Wednesday, 5 October 2011

A simple way to boost battery storage
30 Sep 2011

Lithium-ion battery electrodes bound together by a new highly conductive material have a much greater storage capacity--a development that could eventually increase the range of electric cars and the life of smart-phone batteries without increasing their cost. Unlike many high-capacity electrodes developed over the last few years, these can be made using the equipment already found in today's battery factories.

The key is a stretchy, highly conductive polymer binder that can be used to hold together silicon, tin, and other materials that can store a lot of energy but that are ordinarily unstable. Researchers at the Lawrence Berkeley National Laboratory painstakingly engineered this new polymer binder and used it to make a silicon anode for a rechargeable lithium-ion battery with a storage capacity 30% greater than those on the market today. It's also more stable over time than previously developed electrodes.

When a lithium-ion battery is charged, lithium-ions are taken up by one of the electrodes, called the anode. The more lithium the anode can hold, the more energy the battery can store. Silicon is one of the most promising anode materials: it can store 10 times more lithium than graphite, which is used to make the anodes in the lithium-ion batteries on the market today. "Graphite soaks up lithium like a sponge, holding its shape, but silicon is more like a balloon", says Gao Liu, a researcher at the Berkeley Lab's Environmental Energy Technologies Division.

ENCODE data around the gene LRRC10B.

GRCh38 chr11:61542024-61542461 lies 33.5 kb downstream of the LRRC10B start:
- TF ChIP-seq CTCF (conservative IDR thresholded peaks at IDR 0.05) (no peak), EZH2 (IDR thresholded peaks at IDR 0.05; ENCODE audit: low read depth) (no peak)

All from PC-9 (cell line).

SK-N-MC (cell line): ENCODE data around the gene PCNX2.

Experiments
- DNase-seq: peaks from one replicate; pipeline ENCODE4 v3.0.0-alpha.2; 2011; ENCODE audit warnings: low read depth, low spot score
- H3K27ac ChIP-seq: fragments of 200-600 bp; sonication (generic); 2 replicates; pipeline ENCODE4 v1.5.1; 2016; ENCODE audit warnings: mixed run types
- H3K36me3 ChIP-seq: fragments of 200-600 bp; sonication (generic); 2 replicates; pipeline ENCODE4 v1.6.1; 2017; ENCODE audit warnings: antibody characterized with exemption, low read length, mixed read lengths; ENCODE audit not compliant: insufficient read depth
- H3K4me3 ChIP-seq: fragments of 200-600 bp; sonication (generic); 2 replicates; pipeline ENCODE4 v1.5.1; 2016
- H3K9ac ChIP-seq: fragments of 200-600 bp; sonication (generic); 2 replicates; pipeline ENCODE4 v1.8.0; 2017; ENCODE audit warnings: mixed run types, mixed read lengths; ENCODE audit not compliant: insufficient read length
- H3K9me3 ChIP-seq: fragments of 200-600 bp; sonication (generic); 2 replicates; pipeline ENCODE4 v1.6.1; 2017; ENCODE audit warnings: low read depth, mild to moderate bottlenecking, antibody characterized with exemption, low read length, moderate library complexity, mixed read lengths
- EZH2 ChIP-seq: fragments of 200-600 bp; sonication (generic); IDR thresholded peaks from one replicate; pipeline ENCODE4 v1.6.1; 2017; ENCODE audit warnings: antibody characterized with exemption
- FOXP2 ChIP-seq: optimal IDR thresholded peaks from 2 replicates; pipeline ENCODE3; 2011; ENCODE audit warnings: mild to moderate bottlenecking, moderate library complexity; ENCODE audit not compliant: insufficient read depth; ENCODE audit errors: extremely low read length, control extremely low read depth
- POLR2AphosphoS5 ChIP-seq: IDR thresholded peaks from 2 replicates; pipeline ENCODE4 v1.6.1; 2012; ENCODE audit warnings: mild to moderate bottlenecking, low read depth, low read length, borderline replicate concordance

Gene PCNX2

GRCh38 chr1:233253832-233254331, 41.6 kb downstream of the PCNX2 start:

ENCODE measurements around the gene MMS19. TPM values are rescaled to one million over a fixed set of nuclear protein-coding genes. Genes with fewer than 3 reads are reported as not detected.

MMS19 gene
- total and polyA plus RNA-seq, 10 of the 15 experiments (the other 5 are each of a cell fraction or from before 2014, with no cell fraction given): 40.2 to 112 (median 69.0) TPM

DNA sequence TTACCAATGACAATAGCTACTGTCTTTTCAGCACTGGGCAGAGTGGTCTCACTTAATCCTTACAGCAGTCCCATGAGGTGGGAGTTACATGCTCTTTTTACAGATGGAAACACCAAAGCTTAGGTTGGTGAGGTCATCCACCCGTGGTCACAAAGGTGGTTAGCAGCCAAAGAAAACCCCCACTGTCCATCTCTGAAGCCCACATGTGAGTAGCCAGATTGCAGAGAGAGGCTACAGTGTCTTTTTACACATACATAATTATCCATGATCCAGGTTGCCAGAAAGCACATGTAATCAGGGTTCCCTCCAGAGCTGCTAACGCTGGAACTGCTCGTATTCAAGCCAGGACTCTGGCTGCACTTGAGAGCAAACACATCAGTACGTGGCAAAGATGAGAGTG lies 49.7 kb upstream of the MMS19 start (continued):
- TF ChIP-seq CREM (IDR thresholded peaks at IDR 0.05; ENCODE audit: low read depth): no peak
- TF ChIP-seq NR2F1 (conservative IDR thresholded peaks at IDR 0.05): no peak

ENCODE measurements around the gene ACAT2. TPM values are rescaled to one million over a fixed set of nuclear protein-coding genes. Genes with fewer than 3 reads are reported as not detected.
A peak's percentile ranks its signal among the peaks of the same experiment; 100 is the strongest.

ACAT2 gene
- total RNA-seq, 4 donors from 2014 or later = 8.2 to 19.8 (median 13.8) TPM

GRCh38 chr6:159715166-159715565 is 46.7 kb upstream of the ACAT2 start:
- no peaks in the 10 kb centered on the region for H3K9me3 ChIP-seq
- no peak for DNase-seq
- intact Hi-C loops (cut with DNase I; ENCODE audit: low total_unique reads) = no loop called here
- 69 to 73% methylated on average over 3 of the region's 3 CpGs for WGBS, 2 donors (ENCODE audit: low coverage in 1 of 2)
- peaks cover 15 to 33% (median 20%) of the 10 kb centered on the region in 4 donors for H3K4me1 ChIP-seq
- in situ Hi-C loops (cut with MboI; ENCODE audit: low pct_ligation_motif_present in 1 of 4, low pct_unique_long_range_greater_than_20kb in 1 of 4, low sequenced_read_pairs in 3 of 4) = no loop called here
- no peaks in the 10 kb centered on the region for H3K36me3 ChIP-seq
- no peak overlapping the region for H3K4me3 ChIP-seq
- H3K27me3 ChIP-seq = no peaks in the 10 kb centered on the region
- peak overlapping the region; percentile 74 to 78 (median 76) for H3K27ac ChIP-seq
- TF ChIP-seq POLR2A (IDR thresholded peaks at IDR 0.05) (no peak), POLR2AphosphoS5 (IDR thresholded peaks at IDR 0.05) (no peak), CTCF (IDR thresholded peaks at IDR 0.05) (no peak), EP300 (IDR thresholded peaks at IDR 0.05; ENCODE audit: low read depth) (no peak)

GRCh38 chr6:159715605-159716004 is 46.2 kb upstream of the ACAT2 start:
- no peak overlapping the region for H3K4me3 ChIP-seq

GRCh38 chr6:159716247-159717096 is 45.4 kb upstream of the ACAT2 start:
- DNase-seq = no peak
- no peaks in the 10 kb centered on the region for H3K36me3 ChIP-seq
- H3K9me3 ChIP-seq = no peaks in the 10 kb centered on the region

However, because the silicon anodes swell and shrink, changing in volume by three or four times as they're charged and discharged, the capacity of the battery fades over time. "After a few rounds of charge and discharge, pretty soon the silicon particles are not in touch with each other", which means the anode can't conduct electricity, says Liu.

One approach to the problem is to structure these anodes in a totally different way, for example growing shaggy arrays of silicon nanowires that can bend, swell, and move around as lithium enters and exits. This approach is being commercialised by Amprius, a startup in Palo Alto, California. But growing nanowires requires new processes that aren't normally used in battery manufacturing.

Today's anodes are made by painting a solvent-based slurry of graphite particles held together with a binder, a simple process that keeps costs low. The Berkeley researchers believe the key to making new battery materials like silicon work is to stick with this manufacturing process. That meant coming up with a rubbery binder that would stick to silicon particles, remain highly conductive in the harsh environment of the anode, and stretch and contract as the anode swells and deflates.